Oberlin Alum Explores Family, Food, Humanity in Memoir


Photo by Daniel Firebanks

Author Kiese Laymon, OC ’98, returned to Oberlin Monday afternoon to give a reading from his new book Heavy: An American Memoir.

Jaris Owens

In his new book Heavy: An American Memoir, Professor of English and African American Studies at the University of Mississippi, Kiese Laymon, OC ’98, discusses his “family’s relationship to food, sexual violence, and weight.” Heavy explores Laymon’s interpretation of the lessons he learned as a child from his mother and grandmother, and the role of language as a powerful protective force for Black folks in white spaces.

Last Monday, Oberlin was fortunate enough to host Professor Laymon for a reading of his new book. The reading began with an introduction by Associate Professor of Africana Studies and Theater Justin Emeka, OC ’95, who described the stakes of Laymon’s work.

“Kiese’s thoughts are always challenging us to be prepared to rethink how we understand humanity,” he said. “Because how humanity was defined fifty years ago is different than a hundred years ago, and different than a hundred and fifty years ago, now, in our time, we have an enormous responsibility. All of us who come to this institution are actively engaged in trying to construct our own humanity as well as the humanity of the entire nation.”

The construction of humanity was a theme of the night. Oberlin students who include the intersections of race and gender in most of their writings and conversations may shy away from sharing their thoughts in a predominantly white institution like Oberlin for fear that they will not be accepted, or could be considered “too political.” Charmaine Chua, a graduate of Vassar College and a former student of Laymon’s, and currently Assistant Professor of Politics at Oberlin, organized the reading and spoke about how Laymon reminds her of her mission to teach her students the importance of personal and vulnerable perspectives on political topics.

“While you talk about massive things like terrorism, 9/11, all of these things that people want to write about in a distanced way, [if ] you write about it in a way that dares to talk about who you are and how you saw that from where you were, it shifts the view. I think it’s crucial that we never think of ourselves as somehow removed from the political things that we’re involved in. As a politics professor … part of my desire as a teacher is to remind my students of that.”

She also spoke about how the reading helped her meet multiple professors from various departments.

“What’s really cool, especially at a place like Oberlin, is you can talk to Creative Writing and Africana Studies and Theater [people] and everyone wants to hear what Laymon has to say. Everyone knows that there is a way that art, personal narrative and storytelling intersect. … I’m new here, but I’m excited to be a part of that community.”

Kiese Laymon reminds readers of this idea of community in Heavy: An American Memoir. He embraces the language and vernacular he used as a child growing up in Jackson, Mississippi to craft his own language. To paraphrase, he created a tradition where there was none before, and this is what he challenges young Black readers and writers to do. Laymon also wrote Long Division, a novel that takes place in post-Katrina Mississippi, and How to Slowly Kill Yourself and Others in America, a collection of essays. In his works, he illustrates the level of intimacy and self-exploration that the totality of the Oberlin community of all identities can achieve through language. Particularly for Black people, language is a tool of survival. Language helps people feel a part of a community larger than themselves, and being a member of a community committed to the success of its individuals is power in and of itself.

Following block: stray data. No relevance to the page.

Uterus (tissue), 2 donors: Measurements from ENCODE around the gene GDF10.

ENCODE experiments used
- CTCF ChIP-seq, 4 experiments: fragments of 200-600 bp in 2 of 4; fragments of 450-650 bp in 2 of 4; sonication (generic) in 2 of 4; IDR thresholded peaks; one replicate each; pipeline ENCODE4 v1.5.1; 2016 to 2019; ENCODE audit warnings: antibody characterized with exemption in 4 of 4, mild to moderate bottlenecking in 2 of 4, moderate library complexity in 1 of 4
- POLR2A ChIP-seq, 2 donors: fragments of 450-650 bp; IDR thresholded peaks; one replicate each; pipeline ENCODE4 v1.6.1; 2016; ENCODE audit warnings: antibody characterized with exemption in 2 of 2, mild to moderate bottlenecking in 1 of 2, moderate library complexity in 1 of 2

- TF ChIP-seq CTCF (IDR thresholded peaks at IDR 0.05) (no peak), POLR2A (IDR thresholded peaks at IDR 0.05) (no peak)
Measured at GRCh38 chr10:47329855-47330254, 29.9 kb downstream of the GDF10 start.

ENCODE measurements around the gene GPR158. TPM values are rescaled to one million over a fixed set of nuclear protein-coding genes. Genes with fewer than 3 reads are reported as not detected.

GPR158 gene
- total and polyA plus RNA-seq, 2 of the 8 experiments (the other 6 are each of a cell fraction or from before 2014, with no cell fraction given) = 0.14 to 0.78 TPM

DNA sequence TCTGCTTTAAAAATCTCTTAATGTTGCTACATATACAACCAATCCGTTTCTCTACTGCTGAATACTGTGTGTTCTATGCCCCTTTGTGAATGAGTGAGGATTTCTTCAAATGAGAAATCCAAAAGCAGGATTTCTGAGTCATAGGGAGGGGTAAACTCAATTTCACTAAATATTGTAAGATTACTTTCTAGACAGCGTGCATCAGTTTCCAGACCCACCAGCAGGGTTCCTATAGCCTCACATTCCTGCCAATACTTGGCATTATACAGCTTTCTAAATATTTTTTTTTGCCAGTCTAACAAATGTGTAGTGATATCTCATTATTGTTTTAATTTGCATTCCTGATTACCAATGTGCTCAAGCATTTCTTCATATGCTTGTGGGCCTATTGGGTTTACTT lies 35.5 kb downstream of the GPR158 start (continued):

According to Professor Emeka, where we are now is just the beginning.

“I think it was really important for students to hear his voice partially to help them realize the potential of their own voice,” he said. “You never realize how powerful your own voice is, as well as [that of] your classmates around you. You all are going to write books and make companies and be heads of state. You can’t really see it right now, and you don’t need to. But you need to be aware of the fact that the deep relationships you are making today are deeper than what you see.”

Much like the many students that are growing and developing at Oberlin today, Laymon says that he was nurtured here.

“It feels wonderful to be back at Oberlin,” he said. “In a lot of ways, I mean, honestly, Oberlin helped make me the writer I am today. It gave me my first real, vibrant Black arts community and I think I grew in the three years I went here much more than I would’ve grown anywhere else.”

Laymon’s reading conveys the message that humans must continue learning and growing in ways that will strengthen our voices. It is a long, slow, and difficult process, but through it we can learn to be our true selves, and therefore be truly human.

Speaking on Laymon’s presence as an Oberlin graduate, Professor Emeka said: “For him to come back and say ‘I was you’ also implies that you are him.”